Employees with a new diagnosis of a work-related, non-traumatic arm, neck or shoulder injury are more likely to take sick leave as a result if their functioning is significantly limited, the diagnosis is less specific and they have low co-worker support, according to this prospective two-year study. Those workers with a constant high probability of taking time off sick tend to have more recurrent symptoms, more than one musculoskeletal disorder (MSD) and low job demands.

A Feleus et al. “Sick leave in workers with arm, neck and/or shoulder complaints: defining occurrence and discriminative trajectories over a two-year time period”. Occupational & Environmental Medicine, published online 27 September 2016.

Good time management helps staff sleep better

Employees who have better control over their working hours sleep better, according to this one-year observational study. This prompted the authors to conclude that “a progressive increase in work-time control could play a crucial role in reducing fatigue and promoting sleep among employees”.

T Kubo et al. “Fatigue and sleep among employees with prospective increase in work time control: a one-year observational study with objective assessment”. Journal of Occupational & Environmental Medicine, published online 6 September 2016.

Psychosocial factors account for sickness absence and return-to-work

A range of factors influence work outcomes for employees off sick, including workplace beliefs and attitudes, work organisation and support, and a group of factors associated with psychosocial job demands. Historically, employers’ rehabilitation strategies have tended to be based on a strict biomedical model, although a more psychosocial framework is finding its way into practice from the research domain. This study reports on a US conference to improve research in the field of rehabilitation. It concludes that assessing workplace factors at multiple levels, within small and medium-sized organisations and at a more granular level, may help to clarify the effectiveness of different employer tools and practices. In particular, the factors stakeholders rate as having the greatest influence on return-to-work are predominantly modifiable.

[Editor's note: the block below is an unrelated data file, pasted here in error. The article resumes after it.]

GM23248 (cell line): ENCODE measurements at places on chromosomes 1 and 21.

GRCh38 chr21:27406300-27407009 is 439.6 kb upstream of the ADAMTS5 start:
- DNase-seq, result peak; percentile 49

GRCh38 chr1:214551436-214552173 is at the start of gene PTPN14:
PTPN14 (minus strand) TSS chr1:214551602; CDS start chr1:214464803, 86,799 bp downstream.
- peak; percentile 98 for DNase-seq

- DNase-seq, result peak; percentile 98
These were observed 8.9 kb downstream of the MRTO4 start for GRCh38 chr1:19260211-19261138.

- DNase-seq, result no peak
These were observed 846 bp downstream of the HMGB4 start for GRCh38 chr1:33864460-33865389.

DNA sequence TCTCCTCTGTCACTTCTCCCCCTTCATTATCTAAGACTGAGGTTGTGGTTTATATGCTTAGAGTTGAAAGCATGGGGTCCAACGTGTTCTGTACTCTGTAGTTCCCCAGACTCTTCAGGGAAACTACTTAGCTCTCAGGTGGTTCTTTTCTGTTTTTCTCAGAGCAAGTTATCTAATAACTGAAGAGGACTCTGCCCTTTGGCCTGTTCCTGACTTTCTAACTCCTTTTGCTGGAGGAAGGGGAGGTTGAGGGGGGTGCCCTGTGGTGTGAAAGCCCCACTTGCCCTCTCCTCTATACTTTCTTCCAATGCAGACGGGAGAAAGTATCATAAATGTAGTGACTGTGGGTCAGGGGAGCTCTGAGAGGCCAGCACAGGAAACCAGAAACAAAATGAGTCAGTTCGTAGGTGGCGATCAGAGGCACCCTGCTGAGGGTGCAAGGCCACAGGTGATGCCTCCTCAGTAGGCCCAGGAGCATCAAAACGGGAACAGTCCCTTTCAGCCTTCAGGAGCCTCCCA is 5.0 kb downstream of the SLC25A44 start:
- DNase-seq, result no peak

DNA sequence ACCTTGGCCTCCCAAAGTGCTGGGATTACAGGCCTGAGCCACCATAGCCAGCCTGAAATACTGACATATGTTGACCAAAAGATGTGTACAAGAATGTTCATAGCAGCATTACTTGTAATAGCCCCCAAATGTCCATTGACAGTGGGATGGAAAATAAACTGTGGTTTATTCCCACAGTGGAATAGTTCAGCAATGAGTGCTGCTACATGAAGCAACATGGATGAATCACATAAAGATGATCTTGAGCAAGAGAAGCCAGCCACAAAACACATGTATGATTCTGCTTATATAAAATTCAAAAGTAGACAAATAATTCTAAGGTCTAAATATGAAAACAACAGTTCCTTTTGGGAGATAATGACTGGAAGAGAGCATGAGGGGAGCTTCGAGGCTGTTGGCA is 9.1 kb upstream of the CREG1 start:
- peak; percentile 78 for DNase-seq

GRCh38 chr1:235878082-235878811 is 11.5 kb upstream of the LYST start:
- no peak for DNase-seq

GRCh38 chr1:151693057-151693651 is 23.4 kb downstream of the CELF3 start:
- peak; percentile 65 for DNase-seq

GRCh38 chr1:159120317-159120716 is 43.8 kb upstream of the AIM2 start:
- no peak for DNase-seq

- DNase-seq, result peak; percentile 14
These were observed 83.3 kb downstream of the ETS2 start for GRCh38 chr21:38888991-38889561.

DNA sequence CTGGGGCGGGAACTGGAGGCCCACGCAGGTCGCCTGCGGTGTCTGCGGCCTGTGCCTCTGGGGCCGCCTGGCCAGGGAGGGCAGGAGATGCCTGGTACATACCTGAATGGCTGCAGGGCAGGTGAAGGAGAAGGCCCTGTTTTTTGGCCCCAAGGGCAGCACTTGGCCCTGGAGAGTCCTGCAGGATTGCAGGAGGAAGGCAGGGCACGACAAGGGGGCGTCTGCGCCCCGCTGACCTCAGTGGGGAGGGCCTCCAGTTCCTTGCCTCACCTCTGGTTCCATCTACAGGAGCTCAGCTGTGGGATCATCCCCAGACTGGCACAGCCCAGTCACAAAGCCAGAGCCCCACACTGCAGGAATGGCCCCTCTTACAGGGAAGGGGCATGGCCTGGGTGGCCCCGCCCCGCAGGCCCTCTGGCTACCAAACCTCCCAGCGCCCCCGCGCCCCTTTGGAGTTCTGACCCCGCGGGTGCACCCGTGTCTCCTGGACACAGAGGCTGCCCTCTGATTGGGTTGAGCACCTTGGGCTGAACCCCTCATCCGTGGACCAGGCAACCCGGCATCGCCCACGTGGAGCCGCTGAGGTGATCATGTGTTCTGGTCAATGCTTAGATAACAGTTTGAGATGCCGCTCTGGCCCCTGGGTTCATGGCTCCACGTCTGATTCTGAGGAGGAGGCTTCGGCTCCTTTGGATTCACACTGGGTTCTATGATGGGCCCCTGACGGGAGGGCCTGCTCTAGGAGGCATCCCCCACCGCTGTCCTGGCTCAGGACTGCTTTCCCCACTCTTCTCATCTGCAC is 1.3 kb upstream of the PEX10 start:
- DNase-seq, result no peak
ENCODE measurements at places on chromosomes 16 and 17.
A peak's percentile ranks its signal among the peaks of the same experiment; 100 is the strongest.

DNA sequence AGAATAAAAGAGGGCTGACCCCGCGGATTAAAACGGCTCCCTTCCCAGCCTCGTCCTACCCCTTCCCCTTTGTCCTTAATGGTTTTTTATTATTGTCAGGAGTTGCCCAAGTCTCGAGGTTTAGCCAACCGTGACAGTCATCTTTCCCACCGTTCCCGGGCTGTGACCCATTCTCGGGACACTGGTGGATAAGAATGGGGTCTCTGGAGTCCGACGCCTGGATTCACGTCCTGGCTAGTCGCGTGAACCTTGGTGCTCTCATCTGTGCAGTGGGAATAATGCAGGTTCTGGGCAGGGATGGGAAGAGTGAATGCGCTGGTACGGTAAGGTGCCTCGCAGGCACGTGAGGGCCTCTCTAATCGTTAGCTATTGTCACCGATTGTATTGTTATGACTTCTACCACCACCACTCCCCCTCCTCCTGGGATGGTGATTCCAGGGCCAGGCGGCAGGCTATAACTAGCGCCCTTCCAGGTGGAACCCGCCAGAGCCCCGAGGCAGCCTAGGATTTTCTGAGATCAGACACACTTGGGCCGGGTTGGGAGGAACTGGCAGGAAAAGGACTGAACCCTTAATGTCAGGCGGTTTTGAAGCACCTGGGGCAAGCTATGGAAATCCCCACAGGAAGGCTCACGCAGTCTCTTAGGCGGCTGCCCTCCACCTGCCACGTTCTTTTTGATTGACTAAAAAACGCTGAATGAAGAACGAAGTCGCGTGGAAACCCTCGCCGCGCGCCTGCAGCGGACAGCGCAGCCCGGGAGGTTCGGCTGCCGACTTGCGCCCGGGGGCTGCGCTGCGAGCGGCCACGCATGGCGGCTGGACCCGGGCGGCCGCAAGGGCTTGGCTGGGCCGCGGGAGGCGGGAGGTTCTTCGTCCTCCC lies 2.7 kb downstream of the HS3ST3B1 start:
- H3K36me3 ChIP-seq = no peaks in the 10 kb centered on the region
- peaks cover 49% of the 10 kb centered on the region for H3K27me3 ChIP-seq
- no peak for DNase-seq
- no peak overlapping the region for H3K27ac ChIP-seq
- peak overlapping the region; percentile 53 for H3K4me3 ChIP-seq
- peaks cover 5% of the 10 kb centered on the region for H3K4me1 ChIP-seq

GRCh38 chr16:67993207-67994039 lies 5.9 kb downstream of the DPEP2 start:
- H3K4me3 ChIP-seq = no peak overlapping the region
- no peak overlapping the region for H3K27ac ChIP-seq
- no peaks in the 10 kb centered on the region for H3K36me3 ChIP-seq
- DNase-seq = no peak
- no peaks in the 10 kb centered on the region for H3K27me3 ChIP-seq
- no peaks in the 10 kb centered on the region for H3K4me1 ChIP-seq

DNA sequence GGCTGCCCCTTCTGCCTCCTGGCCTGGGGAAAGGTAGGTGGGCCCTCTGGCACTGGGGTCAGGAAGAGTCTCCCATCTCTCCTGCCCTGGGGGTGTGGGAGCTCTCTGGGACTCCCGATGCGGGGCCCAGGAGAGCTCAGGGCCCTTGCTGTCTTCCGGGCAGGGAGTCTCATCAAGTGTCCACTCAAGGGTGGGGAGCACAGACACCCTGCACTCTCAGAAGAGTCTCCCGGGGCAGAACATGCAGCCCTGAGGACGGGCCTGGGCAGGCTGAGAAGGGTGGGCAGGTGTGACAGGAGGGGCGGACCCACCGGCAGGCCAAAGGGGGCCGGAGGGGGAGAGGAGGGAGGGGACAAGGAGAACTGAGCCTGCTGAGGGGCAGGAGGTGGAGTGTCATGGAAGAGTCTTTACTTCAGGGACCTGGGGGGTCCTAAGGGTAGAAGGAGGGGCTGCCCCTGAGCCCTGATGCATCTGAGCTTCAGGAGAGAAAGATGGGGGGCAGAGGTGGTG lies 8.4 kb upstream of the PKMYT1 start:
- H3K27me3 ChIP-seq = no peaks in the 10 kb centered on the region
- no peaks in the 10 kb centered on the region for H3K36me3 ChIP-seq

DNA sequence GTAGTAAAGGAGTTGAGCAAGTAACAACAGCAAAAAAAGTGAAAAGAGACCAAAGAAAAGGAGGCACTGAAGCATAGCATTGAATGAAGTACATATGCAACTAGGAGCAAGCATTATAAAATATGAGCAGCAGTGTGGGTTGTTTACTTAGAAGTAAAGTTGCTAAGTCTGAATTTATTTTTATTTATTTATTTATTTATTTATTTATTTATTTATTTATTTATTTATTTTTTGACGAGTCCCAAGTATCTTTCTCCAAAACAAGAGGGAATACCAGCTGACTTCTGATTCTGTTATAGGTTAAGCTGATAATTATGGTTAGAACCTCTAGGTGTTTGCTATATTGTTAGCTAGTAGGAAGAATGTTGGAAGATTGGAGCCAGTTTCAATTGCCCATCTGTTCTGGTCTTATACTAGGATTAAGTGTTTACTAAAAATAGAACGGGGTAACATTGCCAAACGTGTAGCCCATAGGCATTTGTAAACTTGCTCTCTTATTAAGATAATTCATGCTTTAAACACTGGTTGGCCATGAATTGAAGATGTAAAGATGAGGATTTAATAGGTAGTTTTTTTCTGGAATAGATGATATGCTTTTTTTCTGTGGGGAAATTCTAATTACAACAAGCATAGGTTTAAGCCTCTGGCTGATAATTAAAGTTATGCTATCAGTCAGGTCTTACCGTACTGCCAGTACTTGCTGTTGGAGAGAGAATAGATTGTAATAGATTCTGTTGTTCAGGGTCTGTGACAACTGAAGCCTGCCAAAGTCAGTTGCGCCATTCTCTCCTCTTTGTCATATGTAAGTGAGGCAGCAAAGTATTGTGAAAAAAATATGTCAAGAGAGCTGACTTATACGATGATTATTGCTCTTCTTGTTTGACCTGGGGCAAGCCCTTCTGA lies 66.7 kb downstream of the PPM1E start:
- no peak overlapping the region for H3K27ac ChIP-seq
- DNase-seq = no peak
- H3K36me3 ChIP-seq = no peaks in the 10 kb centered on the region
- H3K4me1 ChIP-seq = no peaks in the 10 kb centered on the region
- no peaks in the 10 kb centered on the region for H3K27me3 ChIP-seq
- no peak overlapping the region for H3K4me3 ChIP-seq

VL Kristman et al. “Researching complex and multi-level workplace factors affecting disability and prolonged sickness absence”. Journal of Occupational Rehabilitation, published online 22 August 2016.

Causes and effects of occupational fatigue

Sleep deprivation and work environment factors such as noise, vibration and temperature are the most important drivers of occupational fatigue. Significant outcomes of fatigue, according to this study, are short-term cognitive and physical degradation and, to a lesser extent, error, injury and illness.

U Techera et al. “Causes and consequences of occupational fatigue: meta-analysis and systems model”. Journal of Occupational & Environmental Medicine, published online 12 August 2016.

Hairdressing and exposure to chemicals

Hairdressers are no more exposed than the general population to endocrine-disrupting chemicals such as parabens, bisphenol A or resorcinol, according to a Finnish study of 77 hairdressers. The urinary concentrations of such chemicals among hairdressers and the rest of the population were below the levels that cause clear health risks. However, hairdressers are exposed to numerous other chemicals in their work, including relatively new ones introduced to replace parabens, which in turn have caused allergic dermatitis among both consumers and beauty workers. “Every one of us can be exposed to these chemicals via food, drink and consumer products. Exposure is constant,” says Hannu Kiviranta, chief researcher at the Finnish Institute of Occupational Health (FIOH).

FIOH (2016). “Occupational exposure of hairdressers to some endocrine-disrupting chemicals in Finland”.